[Case study] Open-ends and NPS: the Sherlock Holmes to your Watson

In a marketplace where customers have thousands of choices, what sets your company apart? Drum roll please…it is the customer experience. Okay, you got me, this isn’t new or shocking information. Like many companies, you figured out a long time ago the importance of collecting and analyzing customer feedback.

The customer experience directly affects revenue and performance. According to the Temkin Group, customers are 5.2 times more likely to purchase from a company who provides a great customer experience. Conversely, not providing a good customer experience will harm you; a Harris Interactive/RightNow study revealed that 86% of customers have stopped doing business with a company because of a poor experience. If your customers are happy, they are likely to stay with your company’s service or continue to buy your products, not to mention recommend you to a friend.

You’ve laid the groundwork by incentivizing customers to take surveys about your products, services, and customer service. You have quantitative Net Promoter Scores, as well as open-ended answers from your customers explaining the reasoning behind their ratings.

You know how many of your customers gave you a positive rating, and how many…well, didn’t. The problem is, what do you do now? You don’t know why customers are satisfied or displeased, and manually going through each open-ended question is inefficient and wouldn’t give you an accurate representation as to how this data correlates with one another.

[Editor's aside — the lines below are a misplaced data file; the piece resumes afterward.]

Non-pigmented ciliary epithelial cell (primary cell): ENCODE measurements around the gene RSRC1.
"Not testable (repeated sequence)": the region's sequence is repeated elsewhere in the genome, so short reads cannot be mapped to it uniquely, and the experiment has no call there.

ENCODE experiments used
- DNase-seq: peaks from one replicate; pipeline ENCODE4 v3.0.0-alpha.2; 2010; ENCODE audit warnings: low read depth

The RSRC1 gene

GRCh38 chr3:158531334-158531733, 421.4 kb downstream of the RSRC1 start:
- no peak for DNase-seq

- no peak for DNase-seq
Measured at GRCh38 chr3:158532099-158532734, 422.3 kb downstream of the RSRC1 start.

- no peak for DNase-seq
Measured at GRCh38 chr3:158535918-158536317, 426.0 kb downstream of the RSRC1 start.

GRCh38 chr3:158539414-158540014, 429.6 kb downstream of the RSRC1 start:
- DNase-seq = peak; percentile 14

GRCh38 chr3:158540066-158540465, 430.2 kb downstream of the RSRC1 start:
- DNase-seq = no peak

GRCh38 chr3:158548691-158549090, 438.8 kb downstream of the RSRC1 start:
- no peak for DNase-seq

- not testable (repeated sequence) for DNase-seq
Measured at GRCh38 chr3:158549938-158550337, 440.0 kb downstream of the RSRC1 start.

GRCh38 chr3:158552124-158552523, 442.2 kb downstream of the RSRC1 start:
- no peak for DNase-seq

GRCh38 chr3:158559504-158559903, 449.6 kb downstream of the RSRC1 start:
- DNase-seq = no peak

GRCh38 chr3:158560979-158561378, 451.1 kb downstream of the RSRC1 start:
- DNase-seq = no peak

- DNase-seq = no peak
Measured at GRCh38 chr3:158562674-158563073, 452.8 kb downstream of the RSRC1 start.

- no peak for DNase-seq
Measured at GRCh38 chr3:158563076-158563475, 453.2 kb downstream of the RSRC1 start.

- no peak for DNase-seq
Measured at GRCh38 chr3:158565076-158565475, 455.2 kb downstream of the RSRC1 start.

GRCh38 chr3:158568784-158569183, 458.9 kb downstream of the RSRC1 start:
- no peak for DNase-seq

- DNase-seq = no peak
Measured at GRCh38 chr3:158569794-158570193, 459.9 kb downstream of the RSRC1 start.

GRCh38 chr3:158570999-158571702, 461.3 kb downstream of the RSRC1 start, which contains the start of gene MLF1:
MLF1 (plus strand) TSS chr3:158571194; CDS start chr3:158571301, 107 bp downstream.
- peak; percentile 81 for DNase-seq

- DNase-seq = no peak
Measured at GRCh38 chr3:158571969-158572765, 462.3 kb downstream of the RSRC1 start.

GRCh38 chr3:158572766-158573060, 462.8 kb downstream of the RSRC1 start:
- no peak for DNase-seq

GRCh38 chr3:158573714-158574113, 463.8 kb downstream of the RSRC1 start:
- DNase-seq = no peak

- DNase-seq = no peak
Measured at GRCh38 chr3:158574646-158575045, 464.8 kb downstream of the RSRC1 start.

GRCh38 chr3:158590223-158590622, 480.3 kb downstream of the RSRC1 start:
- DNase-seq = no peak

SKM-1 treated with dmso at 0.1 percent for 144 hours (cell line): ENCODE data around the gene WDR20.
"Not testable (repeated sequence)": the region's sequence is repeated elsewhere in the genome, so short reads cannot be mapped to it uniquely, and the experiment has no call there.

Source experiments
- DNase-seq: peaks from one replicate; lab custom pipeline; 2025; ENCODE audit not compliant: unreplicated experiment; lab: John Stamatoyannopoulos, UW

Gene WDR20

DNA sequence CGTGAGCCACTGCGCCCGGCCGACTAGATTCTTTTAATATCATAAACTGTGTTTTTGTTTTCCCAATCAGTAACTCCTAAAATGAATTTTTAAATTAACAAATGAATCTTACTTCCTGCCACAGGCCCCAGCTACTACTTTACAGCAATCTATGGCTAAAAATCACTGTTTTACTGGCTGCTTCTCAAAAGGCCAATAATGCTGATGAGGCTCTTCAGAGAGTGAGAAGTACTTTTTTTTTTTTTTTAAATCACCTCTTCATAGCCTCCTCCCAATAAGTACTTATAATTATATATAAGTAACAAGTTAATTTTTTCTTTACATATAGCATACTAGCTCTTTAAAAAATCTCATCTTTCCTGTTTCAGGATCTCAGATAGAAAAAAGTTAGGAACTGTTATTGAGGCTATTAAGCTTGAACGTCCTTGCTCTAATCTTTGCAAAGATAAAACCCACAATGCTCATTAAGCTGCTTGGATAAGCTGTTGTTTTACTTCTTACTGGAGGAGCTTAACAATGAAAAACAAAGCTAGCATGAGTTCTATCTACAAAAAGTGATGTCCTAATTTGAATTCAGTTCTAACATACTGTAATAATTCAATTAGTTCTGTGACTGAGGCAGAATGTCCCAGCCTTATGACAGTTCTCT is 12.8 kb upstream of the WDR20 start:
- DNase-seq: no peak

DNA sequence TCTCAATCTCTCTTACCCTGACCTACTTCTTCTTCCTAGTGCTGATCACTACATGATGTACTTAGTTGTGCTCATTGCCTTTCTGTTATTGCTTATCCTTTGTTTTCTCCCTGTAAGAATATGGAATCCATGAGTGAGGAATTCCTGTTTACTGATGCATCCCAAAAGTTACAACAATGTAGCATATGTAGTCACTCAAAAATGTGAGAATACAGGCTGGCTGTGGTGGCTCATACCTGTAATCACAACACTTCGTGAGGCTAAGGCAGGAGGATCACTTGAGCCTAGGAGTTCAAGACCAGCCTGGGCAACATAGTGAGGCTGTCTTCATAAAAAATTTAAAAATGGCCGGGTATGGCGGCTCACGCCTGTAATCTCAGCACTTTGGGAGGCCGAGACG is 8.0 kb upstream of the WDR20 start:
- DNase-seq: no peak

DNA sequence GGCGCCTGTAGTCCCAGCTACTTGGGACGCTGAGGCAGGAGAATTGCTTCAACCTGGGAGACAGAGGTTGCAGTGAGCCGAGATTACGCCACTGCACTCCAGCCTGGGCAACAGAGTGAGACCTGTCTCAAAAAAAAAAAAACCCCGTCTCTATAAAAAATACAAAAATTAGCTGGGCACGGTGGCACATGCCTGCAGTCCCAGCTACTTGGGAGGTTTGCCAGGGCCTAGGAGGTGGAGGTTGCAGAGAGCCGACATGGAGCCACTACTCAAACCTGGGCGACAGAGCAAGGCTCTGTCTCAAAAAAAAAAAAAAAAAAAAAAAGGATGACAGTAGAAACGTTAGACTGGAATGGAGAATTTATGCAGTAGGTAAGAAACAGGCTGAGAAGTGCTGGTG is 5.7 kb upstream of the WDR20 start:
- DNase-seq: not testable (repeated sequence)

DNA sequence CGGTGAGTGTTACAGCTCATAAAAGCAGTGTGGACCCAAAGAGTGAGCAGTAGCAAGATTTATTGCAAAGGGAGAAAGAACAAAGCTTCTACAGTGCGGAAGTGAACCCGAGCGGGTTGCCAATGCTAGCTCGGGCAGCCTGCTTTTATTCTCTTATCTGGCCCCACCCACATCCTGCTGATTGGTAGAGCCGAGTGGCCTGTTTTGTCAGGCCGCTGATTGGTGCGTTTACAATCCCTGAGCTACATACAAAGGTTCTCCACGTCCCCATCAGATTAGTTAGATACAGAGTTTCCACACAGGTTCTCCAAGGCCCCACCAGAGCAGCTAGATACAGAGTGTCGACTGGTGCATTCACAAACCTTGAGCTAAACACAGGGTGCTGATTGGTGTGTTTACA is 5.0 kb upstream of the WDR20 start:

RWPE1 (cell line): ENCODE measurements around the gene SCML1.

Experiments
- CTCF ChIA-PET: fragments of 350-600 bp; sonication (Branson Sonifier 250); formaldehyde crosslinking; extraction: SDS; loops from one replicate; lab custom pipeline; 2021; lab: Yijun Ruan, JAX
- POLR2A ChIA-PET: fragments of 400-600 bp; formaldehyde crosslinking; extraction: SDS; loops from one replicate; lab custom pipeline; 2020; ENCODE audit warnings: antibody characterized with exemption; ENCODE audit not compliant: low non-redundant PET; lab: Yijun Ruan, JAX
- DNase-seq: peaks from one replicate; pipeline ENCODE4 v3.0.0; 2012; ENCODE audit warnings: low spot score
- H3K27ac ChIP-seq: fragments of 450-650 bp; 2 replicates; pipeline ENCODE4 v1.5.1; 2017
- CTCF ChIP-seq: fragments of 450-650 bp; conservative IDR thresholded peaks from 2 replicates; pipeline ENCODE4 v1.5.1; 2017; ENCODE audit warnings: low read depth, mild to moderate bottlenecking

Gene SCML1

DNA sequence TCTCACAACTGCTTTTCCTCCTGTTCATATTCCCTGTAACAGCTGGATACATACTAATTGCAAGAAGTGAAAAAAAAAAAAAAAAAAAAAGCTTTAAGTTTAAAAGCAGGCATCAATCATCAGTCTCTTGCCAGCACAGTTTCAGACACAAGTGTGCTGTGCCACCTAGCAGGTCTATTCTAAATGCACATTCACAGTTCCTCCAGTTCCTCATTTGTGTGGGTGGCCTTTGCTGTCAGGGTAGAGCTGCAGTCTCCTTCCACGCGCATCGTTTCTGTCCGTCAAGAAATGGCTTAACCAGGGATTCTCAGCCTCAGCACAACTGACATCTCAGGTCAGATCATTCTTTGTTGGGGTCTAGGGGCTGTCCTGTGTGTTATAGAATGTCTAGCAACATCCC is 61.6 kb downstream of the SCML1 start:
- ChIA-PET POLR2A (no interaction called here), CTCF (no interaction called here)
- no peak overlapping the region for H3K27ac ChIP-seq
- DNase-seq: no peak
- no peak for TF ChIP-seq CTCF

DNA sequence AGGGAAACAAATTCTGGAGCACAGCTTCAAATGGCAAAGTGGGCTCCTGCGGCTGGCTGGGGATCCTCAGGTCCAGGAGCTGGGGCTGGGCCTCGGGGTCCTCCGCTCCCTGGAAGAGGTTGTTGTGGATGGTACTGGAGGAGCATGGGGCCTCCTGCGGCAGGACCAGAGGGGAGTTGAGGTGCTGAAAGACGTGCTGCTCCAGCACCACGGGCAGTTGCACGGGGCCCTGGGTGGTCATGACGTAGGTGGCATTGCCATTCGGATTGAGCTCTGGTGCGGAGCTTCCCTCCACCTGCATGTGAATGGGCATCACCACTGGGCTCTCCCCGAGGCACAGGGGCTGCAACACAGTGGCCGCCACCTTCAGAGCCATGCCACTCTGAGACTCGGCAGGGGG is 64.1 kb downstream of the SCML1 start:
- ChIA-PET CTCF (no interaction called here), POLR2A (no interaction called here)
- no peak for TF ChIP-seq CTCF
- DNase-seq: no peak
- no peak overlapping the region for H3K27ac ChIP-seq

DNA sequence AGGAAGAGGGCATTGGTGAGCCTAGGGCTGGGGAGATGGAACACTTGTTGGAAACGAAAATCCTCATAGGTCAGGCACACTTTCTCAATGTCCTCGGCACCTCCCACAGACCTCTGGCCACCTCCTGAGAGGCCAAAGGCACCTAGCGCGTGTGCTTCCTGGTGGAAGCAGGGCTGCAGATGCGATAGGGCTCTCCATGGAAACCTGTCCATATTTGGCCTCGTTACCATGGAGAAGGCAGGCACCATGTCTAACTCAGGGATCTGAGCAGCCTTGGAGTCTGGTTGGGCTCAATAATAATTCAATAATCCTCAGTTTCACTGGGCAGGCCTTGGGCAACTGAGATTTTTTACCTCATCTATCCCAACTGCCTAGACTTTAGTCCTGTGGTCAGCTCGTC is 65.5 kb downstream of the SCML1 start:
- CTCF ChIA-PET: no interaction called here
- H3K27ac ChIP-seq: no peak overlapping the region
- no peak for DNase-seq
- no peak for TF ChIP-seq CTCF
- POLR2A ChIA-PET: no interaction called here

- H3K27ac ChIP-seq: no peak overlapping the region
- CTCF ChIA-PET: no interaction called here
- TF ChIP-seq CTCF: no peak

Our client, a global leader in web hosting services, encountered this same problem (let’s be honest, it is a prevalent issue). We were able to take both their quantified, and more importantly their unstructured, qualitative data, and analyze the “why” behind their customer feedback. Understanding why customers were happy or unhappy helped this company identify exactly how they could improve the situation, including customizing their customer support strategies for specific customer groups and revising how they collected feedback from their customers.

To learn more about how this web hosting services provider combined NPS scores and unstructured data to find insights, check out this case study.

Sure, quantitative data is a step in the right direction to better understanding your customer feedback. But how useful is the evidence if you don’t have Sherlock to interpret it?

IBM might have Watson, but Luminoso is Holmes.


Want to learn more about Luminoso? Ask us for a demo or get more information at www.luminoso.com!

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